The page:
To make sure you’re compliant with this new requirement, you need to add an unsubscribe link to the body of your emails as well as a “One-Click Unsubscribe” header, which adds a new button to email clients and makes the unsubscribe process easier.
This requirement might sound unfavorable to senders at first, but making it easy for users to unsubscribe from email lists is a good thing.
When users receive unwanted emails, their first instinct is to send them to the spam folder, where no sender wants to end up. With a “One-Click Unsubscribe” header, your recipients can easily unsubscribe instead of marking your emails as spam, which is good for your brand in the long run since marking your emails as spam can harm your email deliverability, engagement rate, and revenue.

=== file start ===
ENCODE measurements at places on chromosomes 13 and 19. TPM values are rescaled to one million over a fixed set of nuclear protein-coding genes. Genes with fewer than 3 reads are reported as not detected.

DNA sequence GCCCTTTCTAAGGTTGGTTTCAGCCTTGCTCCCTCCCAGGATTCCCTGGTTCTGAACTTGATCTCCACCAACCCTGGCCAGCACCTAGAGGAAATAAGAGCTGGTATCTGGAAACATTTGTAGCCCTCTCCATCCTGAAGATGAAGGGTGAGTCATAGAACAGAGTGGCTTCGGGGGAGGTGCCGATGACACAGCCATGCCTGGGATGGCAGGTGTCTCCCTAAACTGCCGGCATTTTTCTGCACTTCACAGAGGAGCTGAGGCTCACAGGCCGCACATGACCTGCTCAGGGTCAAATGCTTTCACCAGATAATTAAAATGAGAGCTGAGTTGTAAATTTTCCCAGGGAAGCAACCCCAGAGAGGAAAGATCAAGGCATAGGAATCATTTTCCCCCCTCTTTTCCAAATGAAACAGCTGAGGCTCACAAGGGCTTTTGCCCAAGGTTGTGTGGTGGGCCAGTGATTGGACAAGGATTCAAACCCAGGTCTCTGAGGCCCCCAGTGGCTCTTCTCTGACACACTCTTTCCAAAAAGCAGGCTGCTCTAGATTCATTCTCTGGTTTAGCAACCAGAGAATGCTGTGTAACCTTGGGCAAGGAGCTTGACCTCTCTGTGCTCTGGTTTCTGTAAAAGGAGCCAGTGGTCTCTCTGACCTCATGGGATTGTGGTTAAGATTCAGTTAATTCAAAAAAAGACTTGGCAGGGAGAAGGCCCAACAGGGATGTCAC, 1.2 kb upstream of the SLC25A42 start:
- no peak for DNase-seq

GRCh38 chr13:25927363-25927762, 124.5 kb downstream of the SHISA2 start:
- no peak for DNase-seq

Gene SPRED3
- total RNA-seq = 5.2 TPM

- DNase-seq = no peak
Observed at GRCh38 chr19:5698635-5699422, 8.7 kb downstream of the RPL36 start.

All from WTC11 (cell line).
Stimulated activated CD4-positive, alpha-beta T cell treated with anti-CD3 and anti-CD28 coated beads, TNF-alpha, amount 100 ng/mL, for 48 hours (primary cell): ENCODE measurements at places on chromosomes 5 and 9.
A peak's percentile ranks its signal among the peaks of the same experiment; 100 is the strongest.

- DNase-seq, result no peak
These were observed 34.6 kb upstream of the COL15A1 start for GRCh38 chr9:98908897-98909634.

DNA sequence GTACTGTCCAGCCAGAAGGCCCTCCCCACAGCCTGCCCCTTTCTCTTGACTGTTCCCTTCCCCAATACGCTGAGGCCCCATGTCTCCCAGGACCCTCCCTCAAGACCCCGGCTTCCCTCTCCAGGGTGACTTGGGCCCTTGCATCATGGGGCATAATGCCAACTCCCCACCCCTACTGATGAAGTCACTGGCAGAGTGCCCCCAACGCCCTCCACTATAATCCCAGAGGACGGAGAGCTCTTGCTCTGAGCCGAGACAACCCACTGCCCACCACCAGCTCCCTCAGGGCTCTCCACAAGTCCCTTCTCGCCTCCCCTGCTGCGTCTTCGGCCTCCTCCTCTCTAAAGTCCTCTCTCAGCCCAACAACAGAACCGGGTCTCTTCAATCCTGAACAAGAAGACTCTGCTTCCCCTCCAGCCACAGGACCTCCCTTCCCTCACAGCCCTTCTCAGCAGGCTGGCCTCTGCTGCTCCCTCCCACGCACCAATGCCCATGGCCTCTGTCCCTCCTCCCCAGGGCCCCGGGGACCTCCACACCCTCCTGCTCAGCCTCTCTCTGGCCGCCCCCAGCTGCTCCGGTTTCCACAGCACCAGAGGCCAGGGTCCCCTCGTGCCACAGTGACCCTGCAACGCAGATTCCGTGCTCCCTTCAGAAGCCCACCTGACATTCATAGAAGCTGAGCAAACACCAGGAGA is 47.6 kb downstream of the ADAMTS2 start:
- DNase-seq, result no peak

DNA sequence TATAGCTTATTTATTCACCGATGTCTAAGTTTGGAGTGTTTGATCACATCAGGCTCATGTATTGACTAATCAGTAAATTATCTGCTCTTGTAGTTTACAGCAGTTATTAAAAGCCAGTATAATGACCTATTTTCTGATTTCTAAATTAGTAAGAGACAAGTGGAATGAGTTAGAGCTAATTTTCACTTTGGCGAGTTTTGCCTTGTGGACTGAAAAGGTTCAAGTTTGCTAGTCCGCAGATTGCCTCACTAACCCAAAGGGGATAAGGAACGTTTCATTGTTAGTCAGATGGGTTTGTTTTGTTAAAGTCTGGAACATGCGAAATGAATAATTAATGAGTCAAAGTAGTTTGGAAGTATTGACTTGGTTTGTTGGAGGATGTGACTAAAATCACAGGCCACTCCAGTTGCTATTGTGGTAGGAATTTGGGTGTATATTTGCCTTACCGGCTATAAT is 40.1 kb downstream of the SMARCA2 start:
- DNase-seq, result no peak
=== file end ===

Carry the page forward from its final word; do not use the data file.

Plus, having an easy-to-access unsubscribe option will lead to a more relevant subscriber list. If your list is made up of quality subscribers who actually want to hear from your brand, your email campaigns will reach a much more influential audience than a huge list full of uninterested subscribers.
In response to these new unsubscribe requirements, Bloomreach is introducing a new "One-Click Unsubscribe” header functionality for our Engagement customers that will take effect before February 1, 2024. This feature will fulfill the "one-click to unsubscribe" requirement for all marketing emails created in Bloomreach.